When it comes to managing your media on location shoots, the tool of choice is typically a laptop. However, laptops can get very expensive quickly, require big external power supplies and bags, and, for simple media management (copying files to a client’s drive) they are overkill. Today’s laptops are also powerful enough do basic grading, editing, and even media conversion and uploading while in the field. But what if you don’t need all of that capability? What if you just need to copy your camera files to an external hard drive for the client to take with them?
The act of scanning a photo hasn’t changed since scanning was invented. Sitting at a computer, waiting for software to figure out what the next step is, waiting while the scanner moans through a scan, waiting while the software shows you the image, waiting while you save the file to disk, waiting, waiting, waiting. Which is probably why a lot of people don’t bother to scan all the stuff they should be archiving.
Pandigital’s latest, the Personal Photo Scanner, helps to cut down on that process by eliminating the computer as part of the scanning process. Continue reading “Pandigital Personal Photo Scanner writes to memory cards”
The big buzz surrounding the NVS2500 is all about three features built into this diminutive, battery operated media storage device:
- the fast SxS transfer to internal hard drive
- the ability to play back professional codecs like XDCAM EX
- the eSATA slot for fast transfer to a computer
I’ve performed some preliminary tests and have some numbers to report. Continue reading “Preview: NEXTO DI’s NVS2500 portable media storage.”
It’s pretty clear that Apple dropping “computer” from their name was not just to use less ink. They’ve been behind the curve with the hardware for many years. Case in point: after PCs have had a SD card slot for many years, Apple finally decides to integrate this functionality into their laptops (but not desktops.)
But, in so doing, they ditch the ExpressCard slot from the 15″ MacBook “Pro” and specifically make the SD card slot not compatible with I/O devices so it can’t be used to expand the computer. wtf?
So now, the 17″ MacBook Pro is the only expandable laptop from Apple- for a starting price of $2500.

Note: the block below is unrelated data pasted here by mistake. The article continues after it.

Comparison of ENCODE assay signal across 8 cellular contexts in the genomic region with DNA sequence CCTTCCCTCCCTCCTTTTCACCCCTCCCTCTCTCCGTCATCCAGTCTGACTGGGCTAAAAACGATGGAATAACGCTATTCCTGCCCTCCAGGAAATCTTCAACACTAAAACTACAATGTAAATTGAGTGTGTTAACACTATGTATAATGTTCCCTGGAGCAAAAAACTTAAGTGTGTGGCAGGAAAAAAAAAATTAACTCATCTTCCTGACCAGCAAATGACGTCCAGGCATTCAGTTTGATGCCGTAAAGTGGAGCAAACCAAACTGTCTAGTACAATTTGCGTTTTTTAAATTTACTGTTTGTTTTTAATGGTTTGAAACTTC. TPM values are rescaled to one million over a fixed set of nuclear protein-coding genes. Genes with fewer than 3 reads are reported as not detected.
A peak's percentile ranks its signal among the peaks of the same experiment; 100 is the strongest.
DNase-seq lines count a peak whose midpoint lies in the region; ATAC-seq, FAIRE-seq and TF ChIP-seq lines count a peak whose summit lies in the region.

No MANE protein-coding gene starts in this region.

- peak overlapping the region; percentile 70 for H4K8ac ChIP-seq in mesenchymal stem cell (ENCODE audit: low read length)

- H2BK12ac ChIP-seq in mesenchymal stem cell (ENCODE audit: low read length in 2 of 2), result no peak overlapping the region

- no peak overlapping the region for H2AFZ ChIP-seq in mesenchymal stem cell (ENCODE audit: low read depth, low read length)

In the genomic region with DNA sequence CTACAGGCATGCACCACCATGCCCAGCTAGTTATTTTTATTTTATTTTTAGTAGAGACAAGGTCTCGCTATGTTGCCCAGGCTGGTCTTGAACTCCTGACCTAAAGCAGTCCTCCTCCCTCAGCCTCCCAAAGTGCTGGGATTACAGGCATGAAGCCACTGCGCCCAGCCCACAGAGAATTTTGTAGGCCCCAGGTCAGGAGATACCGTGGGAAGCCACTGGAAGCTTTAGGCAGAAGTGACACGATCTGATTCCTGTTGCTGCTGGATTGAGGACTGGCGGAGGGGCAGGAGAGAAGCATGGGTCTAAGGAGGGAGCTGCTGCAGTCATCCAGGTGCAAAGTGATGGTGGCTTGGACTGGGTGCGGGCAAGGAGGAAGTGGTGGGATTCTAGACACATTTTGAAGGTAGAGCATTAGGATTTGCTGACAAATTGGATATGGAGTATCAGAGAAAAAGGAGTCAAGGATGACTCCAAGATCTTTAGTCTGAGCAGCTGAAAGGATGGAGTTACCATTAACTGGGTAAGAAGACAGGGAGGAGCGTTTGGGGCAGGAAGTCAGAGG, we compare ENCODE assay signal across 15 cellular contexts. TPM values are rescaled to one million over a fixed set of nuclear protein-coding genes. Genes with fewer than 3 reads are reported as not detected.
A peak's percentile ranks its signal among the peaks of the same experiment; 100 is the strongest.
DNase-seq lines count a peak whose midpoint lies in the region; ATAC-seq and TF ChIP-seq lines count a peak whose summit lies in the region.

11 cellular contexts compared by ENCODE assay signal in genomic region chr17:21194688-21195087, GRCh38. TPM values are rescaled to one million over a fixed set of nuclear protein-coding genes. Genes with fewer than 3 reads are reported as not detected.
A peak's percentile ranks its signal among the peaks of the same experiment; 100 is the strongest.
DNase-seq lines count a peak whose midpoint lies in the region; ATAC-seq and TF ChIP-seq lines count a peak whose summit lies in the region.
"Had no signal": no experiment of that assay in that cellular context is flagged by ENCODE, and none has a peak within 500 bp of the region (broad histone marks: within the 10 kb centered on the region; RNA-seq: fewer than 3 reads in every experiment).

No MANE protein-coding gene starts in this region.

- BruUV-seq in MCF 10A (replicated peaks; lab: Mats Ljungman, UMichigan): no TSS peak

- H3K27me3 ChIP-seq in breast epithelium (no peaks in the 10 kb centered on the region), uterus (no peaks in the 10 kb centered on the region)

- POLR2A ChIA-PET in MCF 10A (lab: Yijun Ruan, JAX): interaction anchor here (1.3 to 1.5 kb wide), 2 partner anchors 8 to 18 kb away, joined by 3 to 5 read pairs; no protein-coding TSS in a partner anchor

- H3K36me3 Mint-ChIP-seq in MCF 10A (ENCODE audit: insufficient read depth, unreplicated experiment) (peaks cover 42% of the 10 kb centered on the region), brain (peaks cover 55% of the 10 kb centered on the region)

If I’m going to spend that much, I’ll buy a Lenovo 17″ (starting at $1,900) that offers me the capability of a quad-core chip, dual internal LCD displays, integrated Wacom tablet, Pantone color calibration of the displays, fingerprint reader for mobile security, internal Blu-ray, integrated cellular broadband, and more.
There were times, back when Apple didn’t have today’s market share, that they produced computers that were affordable, and wildly expandable. They strong to be what the other guys weren’t. They thought differently. That gave us the G3, the G4 towers. It gave us the G3 series PowerBooks with dual media bays, in addition to the PC card slot. That emphasis on providing users with innovative solutions ahead of the pack is gone. Continue reading “Apple, Video Pros & the future.”
It really bothers me when corporate marketing drones get so caught up in their own chest-thumping that they fail to recognize the hypocrisy of the stuff spewing out of their mouths.
For example, this is a quote by a Panny rep on a video mailing list:
P2 is reusable thousands of times
and is the must secure form of digital storage on the planet.
Actually, this is not news. Numerous digital still cameras can record video, and the latest advancement is that they can shoot HD- usually 720p30 video. I haven’t seen any that shoot 1080p30 or 1080p24 yet, but I suppose it’s only a matter of time. Apparently, according to the review on FreshDV, the Kodak V1233 won’t replace our video camera- not by a long shot. But I look forward to more reviews of HD-capable still cameras.
In a move that makes absolutely no sense to me, Sandisk has introduced new “video” versions of their SDHC cards. Presumably, these cards are for video camcorders that record AVCHD onto any sort of similarly shaped flash media. (SmartMedia, your ship has already sailed)
But when one camcorder can record four different data rates, and different manufacturers camcorders use different data rates, there is no brand of math on this planet that ensures an 8GB card is 120 minutes of video, ever.
It’s Canon’s new Vixia line.
This is the HV30. Look familliar?
It looks a whole lot like the HV20 we’ve already grown to love. But with a slightly higher price, manual exposure, and a black case.
How does it compare, feature by feature with the HV20?
Lets go through the rundown and find out.
The blog transition took some extra time and slowed down getting all the video I shot at the GV Expo to you, but here’s the hands-on walkaround with Panasonic’s AG-HMC70 on-shoulder AVCHD camcorder.
Panasonics own Steve Golub shows us many of the new camcorder’s interesting features and explains what really sets it apart from Panny’s little “pro” AVCHD camcorder I panned not too long ago…
I’ve long opined that flash media in a camcorder isn’t really worth it because the video data you record will end up on a hard drive, so why not shoot it onto a hard drive. At the same time, flash media makers are realizing this dichotomy and are starting to build flash media based hard drives, solid state devices or solid state drives. (i.e. nothing moves)
Engadget (author of the photo here) did a test of SSD vs. HDD (hard disk drive)…